5 Unanswered Questions From Game of Thrones (And Their Likely Answers)

As much as I love A Song of Ice and Fire, it’s one of those infuriating series that tends to leave you with more questions than answers.  Since we still have approximately eight years till the next book in the series drops (don’t you dare die on me George), it looks like some speculation is in order.  Here are five of the biggest questions facing us in Westeros, and what I believe the answers are.

Who killed Joffrey?:  Let’s start with the easiest one.  Joffrey Baratheon, First of His Name, King of the Andals and the First Men, and probably the biggest douche ever written about.  Nobody was sad to see Joff eat it, but there were some major questions surrounding his death.  Tyrion is blamed, but we know he is innocent of the crime.  At first it appears he only choked on his food, but upon closer examination poison seems to be the likely culprit.  The question then becomes who killed him.  I’m sure a lot of people wanted him dead, but who had the means, the motive and the cajones to pull it off.

Likely Answer:  Olenna Tyrell, the Queen of Thorns.  She may be old, but she has quite a sting to her, apparently.  Of course, she had a little help.  During Joffrey’s final banquet, Sansa can be found wearing a special hairnet given to her by Dontos.  He calls it magic, but it’s really a poison called “the strangler”.  At one point, Olenna approached Sansa and messes with her hairnet, ostensibly taking a dose of the poison from it and depositing it in Joffrey’s drink.  And no, she wasn’t putting Margaery at risk; she was in on it too.  But surely she didn’t conceive this on her own, or employ Dontos herself, right?  Correct.  The plan was likely masterminded by Littlefinger.   We know Dontos was in his employ the whole time, and he as much as admits the whole plan to Sansa.  If you’ve learned anything from Game of Thrones, it’s don’t trust Littlefinger.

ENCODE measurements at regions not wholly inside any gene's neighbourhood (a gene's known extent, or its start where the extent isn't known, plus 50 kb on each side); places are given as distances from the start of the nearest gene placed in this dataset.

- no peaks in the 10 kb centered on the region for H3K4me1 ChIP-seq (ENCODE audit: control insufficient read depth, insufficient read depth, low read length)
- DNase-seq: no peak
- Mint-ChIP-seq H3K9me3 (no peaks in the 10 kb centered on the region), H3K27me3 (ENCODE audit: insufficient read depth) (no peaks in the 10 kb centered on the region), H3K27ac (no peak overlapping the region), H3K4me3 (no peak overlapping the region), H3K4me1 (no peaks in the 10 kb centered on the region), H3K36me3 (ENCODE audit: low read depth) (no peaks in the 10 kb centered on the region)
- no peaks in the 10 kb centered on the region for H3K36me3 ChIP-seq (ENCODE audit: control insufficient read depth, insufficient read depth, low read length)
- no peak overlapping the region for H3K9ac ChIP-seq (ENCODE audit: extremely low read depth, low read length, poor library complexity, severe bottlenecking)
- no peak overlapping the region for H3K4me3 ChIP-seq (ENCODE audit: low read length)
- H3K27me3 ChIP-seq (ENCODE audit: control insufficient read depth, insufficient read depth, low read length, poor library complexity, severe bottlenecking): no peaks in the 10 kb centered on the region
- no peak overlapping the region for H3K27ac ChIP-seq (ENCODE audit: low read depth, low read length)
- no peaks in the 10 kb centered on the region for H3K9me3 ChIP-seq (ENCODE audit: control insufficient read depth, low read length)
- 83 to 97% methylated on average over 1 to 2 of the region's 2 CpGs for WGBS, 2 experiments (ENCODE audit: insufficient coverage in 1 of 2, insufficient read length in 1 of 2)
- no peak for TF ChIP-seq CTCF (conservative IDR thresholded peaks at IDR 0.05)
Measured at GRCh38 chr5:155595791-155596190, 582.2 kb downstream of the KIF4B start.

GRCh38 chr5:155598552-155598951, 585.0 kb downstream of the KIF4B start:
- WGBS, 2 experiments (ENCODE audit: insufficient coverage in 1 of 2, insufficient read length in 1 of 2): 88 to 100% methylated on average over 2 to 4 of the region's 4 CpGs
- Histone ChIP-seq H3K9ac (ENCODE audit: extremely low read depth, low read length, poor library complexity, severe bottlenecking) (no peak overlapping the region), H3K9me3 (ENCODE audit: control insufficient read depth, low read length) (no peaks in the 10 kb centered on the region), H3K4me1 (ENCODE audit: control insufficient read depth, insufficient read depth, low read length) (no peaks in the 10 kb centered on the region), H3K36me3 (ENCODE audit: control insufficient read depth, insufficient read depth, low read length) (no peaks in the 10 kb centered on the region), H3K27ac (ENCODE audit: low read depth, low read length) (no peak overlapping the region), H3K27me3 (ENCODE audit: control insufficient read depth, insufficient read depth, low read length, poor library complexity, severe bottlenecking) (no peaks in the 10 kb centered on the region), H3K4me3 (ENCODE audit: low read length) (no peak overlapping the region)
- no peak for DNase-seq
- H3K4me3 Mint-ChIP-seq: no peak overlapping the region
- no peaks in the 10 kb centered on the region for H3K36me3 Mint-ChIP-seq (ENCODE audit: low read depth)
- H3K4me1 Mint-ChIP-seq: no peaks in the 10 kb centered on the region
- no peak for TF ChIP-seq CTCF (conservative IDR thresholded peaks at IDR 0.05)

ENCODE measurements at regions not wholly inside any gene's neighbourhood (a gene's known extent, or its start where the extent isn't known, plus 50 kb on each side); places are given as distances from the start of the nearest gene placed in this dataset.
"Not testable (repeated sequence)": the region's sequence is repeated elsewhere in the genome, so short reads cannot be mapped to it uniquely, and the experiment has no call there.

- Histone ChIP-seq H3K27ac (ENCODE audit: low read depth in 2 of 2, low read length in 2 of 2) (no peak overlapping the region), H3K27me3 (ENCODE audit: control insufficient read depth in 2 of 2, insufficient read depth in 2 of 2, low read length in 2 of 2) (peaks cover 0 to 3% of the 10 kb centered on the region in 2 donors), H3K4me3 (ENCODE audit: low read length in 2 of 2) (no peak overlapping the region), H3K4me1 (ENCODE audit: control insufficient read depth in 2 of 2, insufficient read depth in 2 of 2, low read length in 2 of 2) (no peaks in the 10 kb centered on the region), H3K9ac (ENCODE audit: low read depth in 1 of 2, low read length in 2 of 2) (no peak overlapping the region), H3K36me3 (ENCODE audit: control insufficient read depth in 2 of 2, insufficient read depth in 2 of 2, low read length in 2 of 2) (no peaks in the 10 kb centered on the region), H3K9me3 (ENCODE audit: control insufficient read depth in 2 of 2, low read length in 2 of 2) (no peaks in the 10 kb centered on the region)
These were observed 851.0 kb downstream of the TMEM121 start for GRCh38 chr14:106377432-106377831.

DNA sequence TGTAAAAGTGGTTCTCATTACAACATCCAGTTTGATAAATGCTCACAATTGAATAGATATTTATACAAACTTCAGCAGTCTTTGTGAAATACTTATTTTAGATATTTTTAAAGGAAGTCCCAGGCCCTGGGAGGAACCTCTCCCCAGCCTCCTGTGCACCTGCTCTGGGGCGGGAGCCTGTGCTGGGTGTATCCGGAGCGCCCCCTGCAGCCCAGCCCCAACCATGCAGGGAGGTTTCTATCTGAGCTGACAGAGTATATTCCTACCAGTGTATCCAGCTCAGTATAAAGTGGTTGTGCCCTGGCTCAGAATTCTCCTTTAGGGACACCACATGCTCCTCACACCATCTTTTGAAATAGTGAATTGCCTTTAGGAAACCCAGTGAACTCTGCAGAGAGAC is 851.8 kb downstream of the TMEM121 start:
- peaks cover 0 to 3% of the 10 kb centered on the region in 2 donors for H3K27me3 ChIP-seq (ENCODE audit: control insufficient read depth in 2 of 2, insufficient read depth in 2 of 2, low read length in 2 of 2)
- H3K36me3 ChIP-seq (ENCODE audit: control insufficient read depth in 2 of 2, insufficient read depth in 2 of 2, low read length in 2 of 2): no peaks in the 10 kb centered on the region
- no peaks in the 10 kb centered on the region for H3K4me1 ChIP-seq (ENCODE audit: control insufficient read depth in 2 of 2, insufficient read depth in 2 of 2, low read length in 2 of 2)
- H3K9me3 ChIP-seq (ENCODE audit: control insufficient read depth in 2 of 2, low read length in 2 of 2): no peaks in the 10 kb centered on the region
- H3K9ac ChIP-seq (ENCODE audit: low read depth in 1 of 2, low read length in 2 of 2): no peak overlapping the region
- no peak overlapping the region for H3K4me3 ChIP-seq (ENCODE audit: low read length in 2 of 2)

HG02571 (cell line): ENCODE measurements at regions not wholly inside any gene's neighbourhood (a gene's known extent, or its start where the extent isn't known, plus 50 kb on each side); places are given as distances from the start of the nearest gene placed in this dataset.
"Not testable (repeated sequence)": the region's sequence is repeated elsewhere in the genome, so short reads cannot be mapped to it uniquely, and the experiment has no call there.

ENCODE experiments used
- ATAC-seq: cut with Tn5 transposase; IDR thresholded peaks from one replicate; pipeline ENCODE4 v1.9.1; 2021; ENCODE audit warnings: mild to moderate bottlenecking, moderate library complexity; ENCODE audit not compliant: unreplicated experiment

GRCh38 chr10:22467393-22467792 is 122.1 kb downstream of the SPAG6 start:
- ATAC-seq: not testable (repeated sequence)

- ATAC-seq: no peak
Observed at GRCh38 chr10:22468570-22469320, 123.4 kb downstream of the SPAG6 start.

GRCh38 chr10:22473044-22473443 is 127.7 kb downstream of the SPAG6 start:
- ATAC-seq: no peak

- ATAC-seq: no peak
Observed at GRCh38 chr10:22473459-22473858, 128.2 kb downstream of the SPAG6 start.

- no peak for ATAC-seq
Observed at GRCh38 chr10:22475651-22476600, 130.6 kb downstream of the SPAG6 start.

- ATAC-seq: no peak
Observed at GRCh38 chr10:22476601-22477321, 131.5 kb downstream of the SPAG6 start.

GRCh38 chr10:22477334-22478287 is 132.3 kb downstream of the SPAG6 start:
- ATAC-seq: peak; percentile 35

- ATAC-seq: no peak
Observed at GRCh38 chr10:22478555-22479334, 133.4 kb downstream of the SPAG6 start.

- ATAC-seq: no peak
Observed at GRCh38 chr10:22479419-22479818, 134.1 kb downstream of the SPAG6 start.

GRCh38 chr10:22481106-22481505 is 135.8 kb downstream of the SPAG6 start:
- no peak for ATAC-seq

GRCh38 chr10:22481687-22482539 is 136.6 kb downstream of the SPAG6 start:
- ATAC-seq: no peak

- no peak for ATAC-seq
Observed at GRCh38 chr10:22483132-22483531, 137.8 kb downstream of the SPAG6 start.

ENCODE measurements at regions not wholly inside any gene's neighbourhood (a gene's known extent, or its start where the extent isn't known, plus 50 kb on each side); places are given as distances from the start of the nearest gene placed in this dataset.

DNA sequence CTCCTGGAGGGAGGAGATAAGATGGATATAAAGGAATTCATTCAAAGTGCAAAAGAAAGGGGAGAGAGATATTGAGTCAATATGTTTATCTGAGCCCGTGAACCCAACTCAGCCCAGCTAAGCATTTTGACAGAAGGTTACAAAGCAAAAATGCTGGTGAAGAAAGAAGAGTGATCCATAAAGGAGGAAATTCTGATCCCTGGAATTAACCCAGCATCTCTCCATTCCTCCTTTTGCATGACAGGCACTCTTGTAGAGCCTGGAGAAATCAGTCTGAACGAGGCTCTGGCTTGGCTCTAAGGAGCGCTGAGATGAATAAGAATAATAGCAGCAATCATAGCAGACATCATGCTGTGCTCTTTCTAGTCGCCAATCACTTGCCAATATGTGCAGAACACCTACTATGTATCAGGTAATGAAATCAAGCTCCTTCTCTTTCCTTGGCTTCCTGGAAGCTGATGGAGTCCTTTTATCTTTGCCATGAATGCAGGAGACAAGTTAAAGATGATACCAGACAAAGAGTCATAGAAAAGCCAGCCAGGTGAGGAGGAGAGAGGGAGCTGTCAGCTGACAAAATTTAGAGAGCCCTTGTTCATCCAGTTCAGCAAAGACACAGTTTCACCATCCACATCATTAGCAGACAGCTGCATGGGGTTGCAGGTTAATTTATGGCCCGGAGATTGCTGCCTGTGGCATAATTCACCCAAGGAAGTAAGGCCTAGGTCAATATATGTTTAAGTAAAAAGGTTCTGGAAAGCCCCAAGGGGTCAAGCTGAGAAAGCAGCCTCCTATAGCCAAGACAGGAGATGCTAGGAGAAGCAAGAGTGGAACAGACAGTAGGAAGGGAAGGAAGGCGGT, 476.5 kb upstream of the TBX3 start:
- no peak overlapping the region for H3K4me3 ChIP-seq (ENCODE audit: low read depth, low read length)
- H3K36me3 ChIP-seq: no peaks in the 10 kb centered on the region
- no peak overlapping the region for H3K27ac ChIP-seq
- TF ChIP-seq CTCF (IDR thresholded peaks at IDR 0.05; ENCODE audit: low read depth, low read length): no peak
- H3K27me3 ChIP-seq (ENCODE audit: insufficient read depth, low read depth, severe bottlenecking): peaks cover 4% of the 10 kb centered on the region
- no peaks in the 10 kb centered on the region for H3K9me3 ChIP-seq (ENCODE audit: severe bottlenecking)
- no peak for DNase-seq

Who is Coldhands?  First encountered in a Storm of Swords, the dark figure Coldhands assists Samwell Tarly and Gilly as they are surrounded by wights.  Saving their lives, he then directs them back to the wall, but is held back by the magic of the Black Gate.  He later helps Bran Stark, Hodor and the Reed siblings make it to the greenseer Bryndon, going so far as to murder some members of the Night’s Watch to ensure Bran’s safe travel.  This is significant, because there is strong evidence that he himself was a black brother.  He still dresses himself in the black of the Watch, and calls Samwell “brother” when calling out to him.  It is also clear that he, in some ways, a wight himself.  He clearly displays autonomous behavior and speech, capabilities beyond regular wights, but he doesn’t breathe, eat or sleep, and the protective barriers that keep the white walkers out repel him as well.

Likely Answer:  He is Benjen Stark.  He recognizes Sam as a black brother, but he knows Bran by name.  He should, Benjen is Bran’s uncle.  The Starks obviously have strong magical blood flowing through their veins, which could account for Coldhands special abilities.  There are still a number of other people who he could be, no shortage of missing Night’s Watch men, but Benjen seems like a perfect fit.  Knowing George R.R. Martin, though, that could be some misdirection.

Seriously, he could die at like any second.

Who is Robert Strong?:  Poor Cercei.  After the events of A Dance with Dragons, you almost feel sorry for her.  Almost.  After her walk of shame, she is lifted into the arms of her shining giant, Ser Robert Strong.  However, he refuses to take off his helmet, until her enemies are defeated Qyburn assures her.  He neither eats, nor sleeps, nor even uses the privy, instead standing a constant, silent vigil by Cercei’s side.  He is easily the biggest man in Westeros, although nobody but Qyburn has seen him out of his armor.  Ser Kevan expresses his concern of the knight, and even believes he knows who he is, although he is sadly murdered before he can share it with us.  So who is this mystery knight?